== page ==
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Conservation Easements

House Bill 11-1300, (link) which was passed in the 2011 Legislative Session created an appeal process in the District Court for land owners related to conservation easement tax credits.

Conservation Easement Case Processing

What is a Conservation Easement Case?

House  Bill 11-1300 provides that persons who hold tax credits derived from a conservation easement who have received a notice of deficiency, disallowance, or rejection of their credit may appeal that decision through the person or entity which created the conservation easement, called the Tax Matters Representative.
 
The Act permits the Tax matter Representative to appeal through either the District Court or an enhanced administrative process.
 
Cases filed with the District Courts generally fall into one of two categories. 
  1. The first group includes litigants that choose to leave the Department of Revenue’s (DOR) administrative appeal process without receiving a final ruling to instead have the District Court rule on the issues. It is anticipated that the majority of cases filed will fall in this group. These cases must be filed by October 1, 2011. 
  2. The second group is composed of litigants that may choose to stay in the DOR appeal process including those who may want to appeal the DOR ruling in District Court per HB 11-1300. This type of appeal will be filed at a later date.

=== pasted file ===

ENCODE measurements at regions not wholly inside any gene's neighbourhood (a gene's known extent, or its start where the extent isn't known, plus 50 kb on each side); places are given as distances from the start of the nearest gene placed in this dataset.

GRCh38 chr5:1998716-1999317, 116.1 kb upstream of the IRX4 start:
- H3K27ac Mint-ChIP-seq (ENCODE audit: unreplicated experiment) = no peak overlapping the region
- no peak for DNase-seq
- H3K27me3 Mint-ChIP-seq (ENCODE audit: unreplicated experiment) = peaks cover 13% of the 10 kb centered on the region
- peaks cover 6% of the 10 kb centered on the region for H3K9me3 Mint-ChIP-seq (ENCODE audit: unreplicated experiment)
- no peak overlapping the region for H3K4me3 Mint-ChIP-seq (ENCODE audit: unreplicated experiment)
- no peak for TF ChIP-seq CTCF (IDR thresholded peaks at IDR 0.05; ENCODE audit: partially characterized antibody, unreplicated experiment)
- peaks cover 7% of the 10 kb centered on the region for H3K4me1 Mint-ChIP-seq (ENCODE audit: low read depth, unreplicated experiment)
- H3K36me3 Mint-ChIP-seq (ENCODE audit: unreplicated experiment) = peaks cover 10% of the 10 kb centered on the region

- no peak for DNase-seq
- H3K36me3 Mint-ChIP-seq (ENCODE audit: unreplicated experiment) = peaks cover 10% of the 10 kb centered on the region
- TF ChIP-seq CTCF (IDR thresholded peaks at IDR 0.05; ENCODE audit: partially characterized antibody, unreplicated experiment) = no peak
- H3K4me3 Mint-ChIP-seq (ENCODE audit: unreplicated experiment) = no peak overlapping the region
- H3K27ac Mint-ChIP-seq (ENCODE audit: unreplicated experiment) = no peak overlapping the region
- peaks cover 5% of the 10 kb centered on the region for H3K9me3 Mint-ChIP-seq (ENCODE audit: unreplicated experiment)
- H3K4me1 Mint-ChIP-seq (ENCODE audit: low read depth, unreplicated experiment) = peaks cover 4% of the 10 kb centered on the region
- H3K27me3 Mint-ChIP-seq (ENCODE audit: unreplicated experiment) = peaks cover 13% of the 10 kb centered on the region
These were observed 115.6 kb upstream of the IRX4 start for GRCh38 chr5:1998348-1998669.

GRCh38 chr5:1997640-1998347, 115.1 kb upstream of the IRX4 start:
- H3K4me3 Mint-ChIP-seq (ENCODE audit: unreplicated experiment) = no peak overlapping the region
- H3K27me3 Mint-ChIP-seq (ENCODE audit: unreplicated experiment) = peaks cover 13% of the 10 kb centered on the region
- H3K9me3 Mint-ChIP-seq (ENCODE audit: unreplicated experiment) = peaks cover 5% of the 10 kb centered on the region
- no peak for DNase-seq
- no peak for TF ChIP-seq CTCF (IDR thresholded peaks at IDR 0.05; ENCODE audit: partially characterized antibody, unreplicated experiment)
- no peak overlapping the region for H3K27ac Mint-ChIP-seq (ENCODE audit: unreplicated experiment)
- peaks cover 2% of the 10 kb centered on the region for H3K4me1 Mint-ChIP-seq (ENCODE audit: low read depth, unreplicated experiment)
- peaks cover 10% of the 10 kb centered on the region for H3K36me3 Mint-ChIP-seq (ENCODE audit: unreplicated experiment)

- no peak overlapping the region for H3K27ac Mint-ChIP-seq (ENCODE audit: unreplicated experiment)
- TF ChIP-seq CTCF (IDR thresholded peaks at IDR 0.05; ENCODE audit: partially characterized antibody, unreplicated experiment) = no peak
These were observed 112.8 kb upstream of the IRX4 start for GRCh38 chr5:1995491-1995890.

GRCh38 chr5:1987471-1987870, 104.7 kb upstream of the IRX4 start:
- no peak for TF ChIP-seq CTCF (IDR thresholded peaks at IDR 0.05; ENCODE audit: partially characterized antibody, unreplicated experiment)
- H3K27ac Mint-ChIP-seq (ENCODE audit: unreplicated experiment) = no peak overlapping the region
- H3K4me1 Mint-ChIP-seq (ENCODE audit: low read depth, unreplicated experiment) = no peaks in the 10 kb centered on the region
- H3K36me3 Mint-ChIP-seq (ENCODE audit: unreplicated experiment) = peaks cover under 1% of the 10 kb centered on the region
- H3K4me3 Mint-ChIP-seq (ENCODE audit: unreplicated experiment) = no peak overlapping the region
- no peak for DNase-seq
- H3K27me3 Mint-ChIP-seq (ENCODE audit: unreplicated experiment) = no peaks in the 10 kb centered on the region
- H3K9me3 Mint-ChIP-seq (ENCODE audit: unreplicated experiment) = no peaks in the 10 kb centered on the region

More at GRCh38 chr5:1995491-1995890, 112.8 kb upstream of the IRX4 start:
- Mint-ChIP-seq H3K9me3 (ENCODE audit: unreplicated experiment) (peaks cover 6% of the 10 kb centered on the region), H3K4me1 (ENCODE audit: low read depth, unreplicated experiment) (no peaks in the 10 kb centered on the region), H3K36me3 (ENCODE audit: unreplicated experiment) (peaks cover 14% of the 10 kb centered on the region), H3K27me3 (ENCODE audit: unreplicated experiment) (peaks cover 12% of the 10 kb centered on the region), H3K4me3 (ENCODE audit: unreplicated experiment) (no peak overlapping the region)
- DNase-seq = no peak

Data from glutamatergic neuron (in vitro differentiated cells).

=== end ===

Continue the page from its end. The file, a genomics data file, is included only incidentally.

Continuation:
How do I file a case if I choose to proceed through the District Court?
 
Cases are filed in the District Court in the county in which the property is located. The cases are mandatory e-filed if filed by an attorney. If a litigant is proceeding without an attorney, documents must be filed in the clerk’s office at the courthouse where the property is located. In both instances, a civil filing fee applies ($224).
 
Who will represent the Department of Revenue?
The Attorney General will represent the Department of Revenue in cases filed in District Court. 
 
What happens during the course of the case?
The District Court will determine, in this order:
  1. Whether the tax credit claimed was valid;
  2. The value of the tax credit, along with any outstanding taxes, penalties, and interest due;
  3. How the tax credit, outstanding taxes, penalties, and interest are apportioned among the credit holders (if applicable); and
  4. Any other outstanding disputes between tax credit holder and land owner as determined by the Court.
What counties are in each region?
 
HB 11-1300 divides Colorado into three regions for the purpose of conservation easement filings. The regions include the following judicial districts:
  • REGION 1: 1ST, 2ND, 8TH, 13TH, 17TH, 18TH, 19TH, and 20TH
  • REGION 2: 3RD, 4TH, 10TH, 11TH, 12TH, 15TH, and 16TH
  • REGION 3: 5TH, 6TH, 7TH, 9TH, 14TH, 21ST, and 22ND
Click here to see a map of the districts: District Court Map
 
Who do I contact with questions?
 
The regional Clerk of Court or his/her designee:
Where can I get more information?
 
Further information may be obtained by reading House Bill 11-1300 as signed by the Governor (Click Here). Additional information on HB11-1300 also can be obtained at the following websites. (NOTE: the Judicial Department is not the controlling authority on these websites, thus does not endorse any information on these sites.)
 
Colorado Coalition of Land Trusts
Colorado Department of Revenue
The CBA Legal Connection  
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